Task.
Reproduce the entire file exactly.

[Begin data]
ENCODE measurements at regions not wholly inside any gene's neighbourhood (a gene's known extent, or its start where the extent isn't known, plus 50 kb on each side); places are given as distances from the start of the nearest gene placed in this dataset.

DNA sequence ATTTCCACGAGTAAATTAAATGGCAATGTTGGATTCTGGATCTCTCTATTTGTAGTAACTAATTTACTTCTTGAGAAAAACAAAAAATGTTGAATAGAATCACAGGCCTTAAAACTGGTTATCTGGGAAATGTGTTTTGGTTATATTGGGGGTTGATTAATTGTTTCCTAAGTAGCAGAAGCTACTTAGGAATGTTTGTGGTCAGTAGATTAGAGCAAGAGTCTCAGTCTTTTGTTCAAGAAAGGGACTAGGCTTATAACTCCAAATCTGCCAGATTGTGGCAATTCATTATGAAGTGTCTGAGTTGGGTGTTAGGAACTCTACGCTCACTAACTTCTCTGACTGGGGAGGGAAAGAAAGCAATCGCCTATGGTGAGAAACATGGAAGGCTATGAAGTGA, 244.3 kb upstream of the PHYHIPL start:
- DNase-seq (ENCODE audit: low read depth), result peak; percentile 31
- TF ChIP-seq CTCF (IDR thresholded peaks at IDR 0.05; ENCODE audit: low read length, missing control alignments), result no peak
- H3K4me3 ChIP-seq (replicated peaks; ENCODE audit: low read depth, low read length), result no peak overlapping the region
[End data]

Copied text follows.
ENCODE measurements at regions not wholly inside any gene's neighbourhood (a gene's known extent, or its start where the extent isn't known, plus 50 kb on each side); places are given as distances from the start of the nearest gene placed in this dataset.

DNA sequence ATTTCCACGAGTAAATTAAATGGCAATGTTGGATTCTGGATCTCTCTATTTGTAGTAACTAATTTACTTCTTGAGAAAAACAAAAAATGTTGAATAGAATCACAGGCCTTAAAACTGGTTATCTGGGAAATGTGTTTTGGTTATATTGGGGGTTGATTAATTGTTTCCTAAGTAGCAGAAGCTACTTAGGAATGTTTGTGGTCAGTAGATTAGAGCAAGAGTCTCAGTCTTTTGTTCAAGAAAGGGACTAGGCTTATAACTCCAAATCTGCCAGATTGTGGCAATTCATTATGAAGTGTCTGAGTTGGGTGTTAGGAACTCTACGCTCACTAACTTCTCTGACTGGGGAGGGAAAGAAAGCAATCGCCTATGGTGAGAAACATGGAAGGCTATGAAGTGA, 244.3 kb upstream of the PHYHIPL start:
- DNase-seq (ENCODE audit: low read depth), result peak; percentile 31
- TF ChIP-seq CTCF (IDR thresholded peaks at IDR 0.05; ENCODE audit: low read length, missing control alignments), result no peak
- H3K4me3 ChIP-seq (replicated peaks; ENCODE audit: low read depth, low read length), result no peak overlapping the region